What are we going to do?
The only thing that we CAN do is to encourage everyone with a shred of conscience and patriotism to vote for a Democrat this next election cycle. It’s not because of policy or platform. It is also not because I think that Trump should be impeached. It’s because the ONLY way to prevent further damage to the fabric of our democracy is for that democracy to register a vote of no confidence in this president and the Republican Party that supports him. That vote will place control of at least one house of Congress in the hands of Democrats. It doesn’t matter whether or not they have enough votes to pass anything. It only matters that Democrats CAN be trusted to serve as a check on the executive branch until the country has a chance to vote for the next president.

I’ll close with Thomas Friedman who is not a liberal and very much a free marketer.

If I were writing the choice on a ballot, it would read: “Are you in favor of electing a majority of Democrats in the House and/or Senate to put a check on Trump’s power — when his own party demonstrably will not? Or are you in favor of shaking the dice for another two years of unfettered control of the House, the Senate and the White House by a man who wants to ignore Russia’s interference in our election; a man whose first thought every morning is, ‘What’s good for me, and can I get away with it?’; a man who shows no compunction about smearing any person or government institution that stands in his way; and a man who is backed by a party where the only members who’ll call him out are those retiring or dying?”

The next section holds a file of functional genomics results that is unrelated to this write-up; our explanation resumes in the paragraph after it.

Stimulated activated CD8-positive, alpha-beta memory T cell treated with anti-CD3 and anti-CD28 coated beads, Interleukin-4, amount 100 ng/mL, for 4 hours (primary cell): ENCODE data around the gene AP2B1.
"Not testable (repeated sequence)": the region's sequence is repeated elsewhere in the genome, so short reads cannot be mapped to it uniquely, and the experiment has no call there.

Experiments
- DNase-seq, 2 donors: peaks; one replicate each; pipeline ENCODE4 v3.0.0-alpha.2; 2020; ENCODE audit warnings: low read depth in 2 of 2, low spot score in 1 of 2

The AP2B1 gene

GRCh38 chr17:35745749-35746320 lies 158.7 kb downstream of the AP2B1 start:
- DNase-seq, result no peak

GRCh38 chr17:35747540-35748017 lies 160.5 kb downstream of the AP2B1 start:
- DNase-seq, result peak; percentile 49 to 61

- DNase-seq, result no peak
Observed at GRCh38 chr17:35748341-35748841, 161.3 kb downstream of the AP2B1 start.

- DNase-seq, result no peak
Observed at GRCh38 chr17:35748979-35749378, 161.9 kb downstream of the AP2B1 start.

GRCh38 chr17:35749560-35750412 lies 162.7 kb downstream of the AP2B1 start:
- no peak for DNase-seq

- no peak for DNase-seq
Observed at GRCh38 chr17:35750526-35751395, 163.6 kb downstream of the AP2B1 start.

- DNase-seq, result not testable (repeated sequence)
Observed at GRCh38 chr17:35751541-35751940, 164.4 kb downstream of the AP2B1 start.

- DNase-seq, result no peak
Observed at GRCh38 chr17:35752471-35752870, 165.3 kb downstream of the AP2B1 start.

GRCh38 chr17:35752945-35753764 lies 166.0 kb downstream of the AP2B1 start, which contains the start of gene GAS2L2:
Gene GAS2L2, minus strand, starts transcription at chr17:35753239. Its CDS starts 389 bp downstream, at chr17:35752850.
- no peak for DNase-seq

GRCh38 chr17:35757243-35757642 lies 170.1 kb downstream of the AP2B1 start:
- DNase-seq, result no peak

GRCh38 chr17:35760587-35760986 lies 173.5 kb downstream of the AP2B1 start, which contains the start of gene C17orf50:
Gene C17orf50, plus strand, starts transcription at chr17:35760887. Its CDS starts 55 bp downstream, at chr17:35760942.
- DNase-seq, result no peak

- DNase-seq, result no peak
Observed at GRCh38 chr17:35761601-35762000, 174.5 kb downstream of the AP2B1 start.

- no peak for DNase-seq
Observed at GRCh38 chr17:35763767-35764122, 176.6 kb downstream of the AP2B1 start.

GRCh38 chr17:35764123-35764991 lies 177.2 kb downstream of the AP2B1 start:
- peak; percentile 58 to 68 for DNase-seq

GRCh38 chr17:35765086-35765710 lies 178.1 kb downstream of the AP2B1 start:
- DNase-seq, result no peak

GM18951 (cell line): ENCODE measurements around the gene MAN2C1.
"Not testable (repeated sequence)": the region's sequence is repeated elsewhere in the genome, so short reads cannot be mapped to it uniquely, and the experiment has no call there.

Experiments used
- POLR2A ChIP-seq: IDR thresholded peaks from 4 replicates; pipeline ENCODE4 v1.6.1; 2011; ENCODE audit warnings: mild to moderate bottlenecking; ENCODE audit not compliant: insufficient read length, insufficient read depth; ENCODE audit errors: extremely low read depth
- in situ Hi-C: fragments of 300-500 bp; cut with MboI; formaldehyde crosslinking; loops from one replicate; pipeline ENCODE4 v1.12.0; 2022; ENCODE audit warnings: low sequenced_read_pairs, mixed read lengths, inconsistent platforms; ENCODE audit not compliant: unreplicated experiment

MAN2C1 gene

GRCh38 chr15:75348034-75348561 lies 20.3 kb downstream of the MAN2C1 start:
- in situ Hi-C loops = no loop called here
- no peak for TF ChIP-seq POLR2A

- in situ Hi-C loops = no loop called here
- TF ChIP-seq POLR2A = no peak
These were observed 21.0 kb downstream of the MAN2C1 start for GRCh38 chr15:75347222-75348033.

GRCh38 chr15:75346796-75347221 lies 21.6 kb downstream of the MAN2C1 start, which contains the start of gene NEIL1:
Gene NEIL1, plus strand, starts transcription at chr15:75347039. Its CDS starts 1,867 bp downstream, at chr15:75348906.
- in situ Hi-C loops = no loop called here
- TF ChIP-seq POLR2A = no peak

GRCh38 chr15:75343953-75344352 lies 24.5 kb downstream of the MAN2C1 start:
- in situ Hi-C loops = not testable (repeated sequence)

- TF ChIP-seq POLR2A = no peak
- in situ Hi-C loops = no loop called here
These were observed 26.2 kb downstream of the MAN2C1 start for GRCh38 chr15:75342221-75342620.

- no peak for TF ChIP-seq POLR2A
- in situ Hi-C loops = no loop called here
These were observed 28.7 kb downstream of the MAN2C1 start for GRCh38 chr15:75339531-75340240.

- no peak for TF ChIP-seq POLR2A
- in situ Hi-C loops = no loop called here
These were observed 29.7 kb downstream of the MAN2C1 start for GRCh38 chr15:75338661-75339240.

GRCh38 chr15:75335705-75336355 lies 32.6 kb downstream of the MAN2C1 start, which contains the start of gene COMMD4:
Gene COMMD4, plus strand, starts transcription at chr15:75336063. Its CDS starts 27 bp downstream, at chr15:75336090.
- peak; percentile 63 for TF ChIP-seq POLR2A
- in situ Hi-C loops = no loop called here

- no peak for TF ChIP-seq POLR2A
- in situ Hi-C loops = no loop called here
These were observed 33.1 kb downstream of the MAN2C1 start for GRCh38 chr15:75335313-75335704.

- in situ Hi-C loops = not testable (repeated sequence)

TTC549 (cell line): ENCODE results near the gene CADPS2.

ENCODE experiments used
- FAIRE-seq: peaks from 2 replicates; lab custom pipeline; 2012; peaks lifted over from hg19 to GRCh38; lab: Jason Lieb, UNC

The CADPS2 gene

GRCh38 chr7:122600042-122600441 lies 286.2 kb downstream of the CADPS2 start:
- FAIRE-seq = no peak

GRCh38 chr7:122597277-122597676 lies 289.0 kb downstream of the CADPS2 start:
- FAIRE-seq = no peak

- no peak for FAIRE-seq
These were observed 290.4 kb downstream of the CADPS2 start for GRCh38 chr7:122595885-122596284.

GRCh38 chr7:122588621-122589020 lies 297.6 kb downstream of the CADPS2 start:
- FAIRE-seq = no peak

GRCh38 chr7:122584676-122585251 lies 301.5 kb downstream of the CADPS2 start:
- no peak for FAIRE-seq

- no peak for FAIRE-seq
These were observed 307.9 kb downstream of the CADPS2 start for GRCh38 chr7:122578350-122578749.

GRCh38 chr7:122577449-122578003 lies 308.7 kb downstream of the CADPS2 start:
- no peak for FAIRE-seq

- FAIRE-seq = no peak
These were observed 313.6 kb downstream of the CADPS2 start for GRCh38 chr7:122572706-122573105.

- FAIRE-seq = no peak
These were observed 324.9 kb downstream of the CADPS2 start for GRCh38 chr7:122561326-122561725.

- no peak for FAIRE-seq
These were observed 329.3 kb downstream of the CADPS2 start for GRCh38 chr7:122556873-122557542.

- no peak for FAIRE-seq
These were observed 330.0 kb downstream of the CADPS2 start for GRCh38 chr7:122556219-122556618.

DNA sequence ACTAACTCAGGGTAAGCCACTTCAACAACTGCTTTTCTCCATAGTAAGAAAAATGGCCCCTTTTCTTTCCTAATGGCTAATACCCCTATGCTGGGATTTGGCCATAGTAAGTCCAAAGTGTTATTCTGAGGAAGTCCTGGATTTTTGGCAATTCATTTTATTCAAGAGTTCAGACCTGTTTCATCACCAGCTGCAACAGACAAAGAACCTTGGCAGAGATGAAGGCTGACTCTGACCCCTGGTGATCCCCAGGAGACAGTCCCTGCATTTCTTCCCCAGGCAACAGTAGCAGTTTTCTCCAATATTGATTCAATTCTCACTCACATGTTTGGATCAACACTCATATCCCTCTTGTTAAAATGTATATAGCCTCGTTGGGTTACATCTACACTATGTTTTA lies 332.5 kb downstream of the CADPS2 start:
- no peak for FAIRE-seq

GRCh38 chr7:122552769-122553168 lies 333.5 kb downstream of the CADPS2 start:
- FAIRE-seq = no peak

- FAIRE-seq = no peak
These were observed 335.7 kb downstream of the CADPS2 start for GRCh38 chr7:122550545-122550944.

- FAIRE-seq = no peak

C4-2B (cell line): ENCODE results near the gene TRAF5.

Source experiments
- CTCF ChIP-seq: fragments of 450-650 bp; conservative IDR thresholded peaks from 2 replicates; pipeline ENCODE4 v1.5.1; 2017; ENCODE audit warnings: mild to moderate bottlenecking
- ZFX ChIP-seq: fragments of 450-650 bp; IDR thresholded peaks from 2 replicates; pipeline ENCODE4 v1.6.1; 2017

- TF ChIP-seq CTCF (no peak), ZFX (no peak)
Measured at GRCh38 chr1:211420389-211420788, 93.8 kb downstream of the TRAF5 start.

something more fundamental is at stake: It’s not what we do — it’s who we are, how we talk to one another, what we model to the world, how we respect our institutions and just how warped our society and government can get in only a few years from a president who lies every day, peddles conspiracy theories from the bully pulpit of the White House and dares to call our F.B.I. and Justice Department a “criminal deep state” for doing their job.

In the end, I don’t want to see Trump impeached, unless there is overwhelming evidence. I want to see, and I want the world to see, a majority of Americans vote to curtail his power for the next two years — not to push a specific agenda over his but because they want to protect America, its ideals and institutions, from him — until our next presidential election gives us a chance to end this cancer and to birth a new G.O.P. that promotes the best instincts of conservatives, not the worst, so Americans can again have two decent choices.